Hello, ABA friends!
When learning a new language, one of the most important things to remember are the tenses.
What does the word “tense” mean? The word “tense” is derived from the Latin word “tempus” which means time so when we refer to tenses, we refer to verb structures which indicate and talk about time, whether it be the present, past or future.
We are going to look at the three basic English tenses and subcategories so you can learn and practise them. They are:
- The Present Tense
- The Past Tense
- The Future Tense
As you will soon see for yourself, each tense has a simple, continuous, perfect and perfect continuous form.
Below you will see an example of these subcategories and their main usage in English. Please bear in mind that most of these subcategories are used to indicate many different things in English.
The Present Tense
The present simple is used for established facts, habitual actions and routines.
“I take the same bus to work every day.”
The present continuous is used for something that is happening as we speak.
“She is cooking dinner for us.”
The present perfect is used for something we have done several times in the past and continue to do.
“He has written five books so far. He’s working on a new one at the moment.”
Present Perfect Continuous
The present perfect continuous is used for actions that started in the past and continue in the present.
“Mike has been teaching for five years.”
The Past Tense
The past simple is used for completed actions in the past.
“Kevin lived in Japan for seven years.”
The past continuous is used for interrupted actions in the past.
“I was cleaning the house when I found some money under the sofa.”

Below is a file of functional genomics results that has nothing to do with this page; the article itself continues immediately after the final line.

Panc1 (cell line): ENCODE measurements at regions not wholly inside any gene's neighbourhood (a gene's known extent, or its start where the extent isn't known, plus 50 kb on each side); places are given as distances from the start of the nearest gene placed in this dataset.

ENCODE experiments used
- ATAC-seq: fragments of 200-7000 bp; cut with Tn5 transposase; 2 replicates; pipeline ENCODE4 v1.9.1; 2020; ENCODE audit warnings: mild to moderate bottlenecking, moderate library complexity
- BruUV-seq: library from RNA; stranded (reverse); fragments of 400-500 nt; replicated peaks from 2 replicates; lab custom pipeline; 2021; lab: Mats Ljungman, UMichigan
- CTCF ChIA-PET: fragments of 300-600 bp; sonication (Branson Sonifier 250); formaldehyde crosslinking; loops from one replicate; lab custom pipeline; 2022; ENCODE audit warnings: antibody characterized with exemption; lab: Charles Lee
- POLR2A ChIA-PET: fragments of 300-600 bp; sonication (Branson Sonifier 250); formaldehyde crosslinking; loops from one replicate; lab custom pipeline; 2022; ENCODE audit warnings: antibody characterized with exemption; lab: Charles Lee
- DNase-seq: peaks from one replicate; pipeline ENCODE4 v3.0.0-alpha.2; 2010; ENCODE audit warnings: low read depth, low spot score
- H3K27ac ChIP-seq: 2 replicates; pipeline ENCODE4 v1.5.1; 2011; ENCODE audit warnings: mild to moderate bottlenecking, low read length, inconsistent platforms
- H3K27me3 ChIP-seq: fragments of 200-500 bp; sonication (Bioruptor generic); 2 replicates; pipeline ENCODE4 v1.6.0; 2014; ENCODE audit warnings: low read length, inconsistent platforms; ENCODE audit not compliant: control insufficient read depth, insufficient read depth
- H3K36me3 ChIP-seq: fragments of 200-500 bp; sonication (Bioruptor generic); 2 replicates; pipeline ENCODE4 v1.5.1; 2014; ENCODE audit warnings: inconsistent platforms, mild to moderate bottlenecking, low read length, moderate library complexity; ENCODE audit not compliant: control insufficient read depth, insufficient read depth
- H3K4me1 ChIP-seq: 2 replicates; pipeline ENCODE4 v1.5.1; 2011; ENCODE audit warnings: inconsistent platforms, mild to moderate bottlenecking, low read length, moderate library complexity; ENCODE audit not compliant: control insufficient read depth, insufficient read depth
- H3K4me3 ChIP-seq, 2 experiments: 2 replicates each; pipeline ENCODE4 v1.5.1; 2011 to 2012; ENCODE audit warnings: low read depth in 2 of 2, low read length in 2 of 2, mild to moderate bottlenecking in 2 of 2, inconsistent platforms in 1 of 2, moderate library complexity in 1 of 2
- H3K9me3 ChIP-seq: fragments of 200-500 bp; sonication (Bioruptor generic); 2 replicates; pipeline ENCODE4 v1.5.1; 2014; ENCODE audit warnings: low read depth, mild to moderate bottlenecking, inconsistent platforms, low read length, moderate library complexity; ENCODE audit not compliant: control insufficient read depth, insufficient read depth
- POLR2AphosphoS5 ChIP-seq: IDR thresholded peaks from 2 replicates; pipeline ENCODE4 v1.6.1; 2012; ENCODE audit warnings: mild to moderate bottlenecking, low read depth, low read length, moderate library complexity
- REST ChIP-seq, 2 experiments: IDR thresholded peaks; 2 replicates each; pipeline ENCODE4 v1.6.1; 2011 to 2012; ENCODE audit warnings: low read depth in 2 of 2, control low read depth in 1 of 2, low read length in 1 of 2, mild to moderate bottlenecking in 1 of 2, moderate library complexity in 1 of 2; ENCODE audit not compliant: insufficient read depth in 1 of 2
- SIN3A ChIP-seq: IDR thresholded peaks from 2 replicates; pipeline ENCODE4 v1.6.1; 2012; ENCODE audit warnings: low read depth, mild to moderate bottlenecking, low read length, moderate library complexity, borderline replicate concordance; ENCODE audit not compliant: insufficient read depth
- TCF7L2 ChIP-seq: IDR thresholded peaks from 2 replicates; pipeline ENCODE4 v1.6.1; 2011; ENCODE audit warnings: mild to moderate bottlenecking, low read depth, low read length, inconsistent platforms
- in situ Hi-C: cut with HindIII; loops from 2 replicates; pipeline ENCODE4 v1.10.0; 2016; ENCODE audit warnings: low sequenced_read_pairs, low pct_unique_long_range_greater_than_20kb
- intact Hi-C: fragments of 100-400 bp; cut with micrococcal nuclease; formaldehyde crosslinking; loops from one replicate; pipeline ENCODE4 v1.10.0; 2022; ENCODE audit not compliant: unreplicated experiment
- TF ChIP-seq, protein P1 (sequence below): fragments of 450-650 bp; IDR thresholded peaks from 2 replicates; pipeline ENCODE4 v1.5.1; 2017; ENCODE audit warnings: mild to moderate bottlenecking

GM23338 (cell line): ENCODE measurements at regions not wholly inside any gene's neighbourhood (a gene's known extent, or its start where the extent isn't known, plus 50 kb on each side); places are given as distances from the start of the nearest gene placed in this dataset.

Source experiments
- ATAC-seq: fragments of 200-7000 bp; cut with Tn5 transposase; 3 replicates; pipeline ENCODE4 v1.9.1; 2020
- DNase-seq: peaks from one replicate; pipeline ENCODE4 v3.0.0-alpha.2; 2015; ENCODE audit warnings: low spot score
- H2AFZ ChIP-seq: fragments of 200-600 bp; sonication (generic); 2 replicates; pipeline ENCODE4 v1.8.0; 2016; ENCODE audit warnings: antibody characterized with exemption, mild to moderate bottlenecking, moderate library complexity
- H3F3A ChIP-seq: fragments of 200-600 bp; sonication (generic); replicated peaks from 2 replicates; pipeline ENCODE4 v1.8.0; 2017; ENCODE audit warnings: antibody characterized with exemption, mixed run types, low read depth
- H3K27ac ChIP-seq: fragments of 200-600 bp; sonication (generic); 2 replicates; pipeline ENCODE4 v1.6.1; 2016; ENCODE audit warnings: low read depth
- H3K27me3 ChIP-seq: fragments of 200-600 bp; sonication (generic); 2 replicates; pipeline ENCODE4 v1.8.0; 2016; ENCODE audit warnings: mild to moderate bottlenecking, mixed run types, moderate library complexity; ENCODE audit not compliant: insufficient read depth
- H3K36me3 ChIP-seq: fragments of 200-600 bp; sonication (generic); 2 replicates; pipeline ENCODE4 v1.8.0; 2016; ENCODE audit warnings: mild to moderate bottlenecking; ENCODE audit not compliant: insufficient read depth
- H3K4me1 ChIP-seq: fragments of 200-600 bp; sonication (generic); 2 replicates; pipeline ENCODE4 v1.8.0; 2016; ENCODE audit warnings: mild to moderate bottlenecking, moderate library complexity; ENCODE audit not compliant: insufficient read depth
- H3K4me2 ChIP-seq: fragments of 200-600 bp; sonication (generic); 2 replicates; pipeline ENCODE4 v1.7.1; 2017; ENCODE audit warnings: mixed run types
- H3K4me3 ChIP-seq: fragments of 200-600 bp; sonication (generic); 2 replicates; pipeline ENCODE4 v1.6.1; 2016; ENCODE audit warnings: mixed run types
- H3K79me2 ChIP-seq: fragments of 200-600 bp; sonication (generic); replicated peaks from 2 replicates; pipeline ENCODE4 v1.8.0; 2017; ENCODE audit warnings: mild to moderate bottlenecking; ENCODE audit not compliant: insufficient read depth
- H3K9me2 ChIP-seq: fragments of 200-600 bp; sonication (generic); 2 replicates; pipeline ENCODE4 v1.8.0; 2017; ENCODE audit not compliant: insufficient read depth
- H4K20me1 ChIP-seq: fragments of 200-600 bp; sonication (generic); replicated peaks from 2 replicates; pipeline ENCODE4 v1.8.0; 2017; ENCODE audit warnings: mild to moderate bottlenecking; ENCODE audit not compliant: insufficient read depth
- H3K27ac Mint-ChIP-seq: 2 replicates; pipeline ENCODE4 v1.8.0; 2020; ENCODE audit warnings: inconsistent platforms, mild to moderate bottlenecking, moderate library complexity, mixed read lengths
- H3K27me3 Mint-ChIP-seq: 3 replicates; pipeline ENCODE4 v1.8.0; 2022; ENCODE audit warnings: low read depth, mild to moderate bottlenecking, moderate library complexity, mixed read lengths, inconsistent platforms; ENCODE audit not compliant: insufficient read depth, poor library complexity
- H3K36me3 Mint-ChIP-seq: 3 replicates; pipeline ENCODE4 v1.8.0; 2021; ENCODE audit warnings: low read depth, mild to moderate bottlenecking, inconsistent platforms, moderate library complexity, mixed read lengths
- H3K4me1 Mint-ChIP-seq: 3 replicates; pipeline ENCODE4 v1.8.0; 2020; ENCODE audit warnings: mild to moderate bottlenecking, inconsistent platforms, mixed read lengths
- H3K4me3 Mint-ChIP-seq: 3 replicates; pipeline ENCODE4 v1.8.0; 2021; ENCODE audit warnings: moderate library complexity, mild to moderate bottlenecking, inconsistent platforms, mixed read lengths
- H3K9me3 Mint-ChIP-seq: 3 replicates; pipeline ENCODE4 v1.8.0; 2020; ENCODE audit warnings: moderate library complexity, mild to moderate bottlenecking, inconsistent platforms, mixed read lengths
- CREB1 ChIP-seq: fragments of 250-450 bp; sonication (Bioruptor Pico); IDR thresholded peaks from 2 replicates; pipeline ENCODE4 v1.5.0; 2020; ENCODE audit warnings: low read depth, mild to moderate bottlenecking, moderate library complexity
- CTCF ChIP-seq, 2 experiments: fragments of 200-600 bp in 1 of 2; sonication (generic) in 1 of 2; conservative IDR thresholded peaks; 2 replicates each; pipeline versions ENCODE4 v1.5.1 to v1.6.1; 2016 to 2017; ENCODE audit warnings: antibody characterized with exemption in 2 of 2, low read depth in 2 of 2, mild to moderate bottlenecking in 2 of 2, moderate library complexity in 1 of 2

The past perfect is used to express the idea that something occurred before another action in the past.
“Jane had already cooked dinner when they arrived.”
Past Perfect Continuous
The past perfect continuous is used to show that something started in the past and continued up until another time in the past.
“I had been studying all week when I finally gave up.”
The Future Tense
Future Simple with “will”
The future simple with “will” is used for spontaneous decisions.
“I will call you back later.”
Future Simple with “be going to”
The future simple with “be going to” expresses plans and intentions.
“I am going to make a cake for my husband’s birthday.”
The future continuous is used to say what we will be doing at a specific time in the future.
“Don’t call me at seven. I will be having dinner with my family at that time.”
The future perfect expresses actions completed by a specified time in the future.
“By June this year, we will have been married for five years.”
Future Perfect Continuous
The future perfect continuous is used to indicate that a longer action in the future will be interrupted by a shorter action in the future.
“You will have been waiting for more than two hours when your bus arrives.”
And there you have it: a quick summary of the three main tenses in English! Practise them a little every day.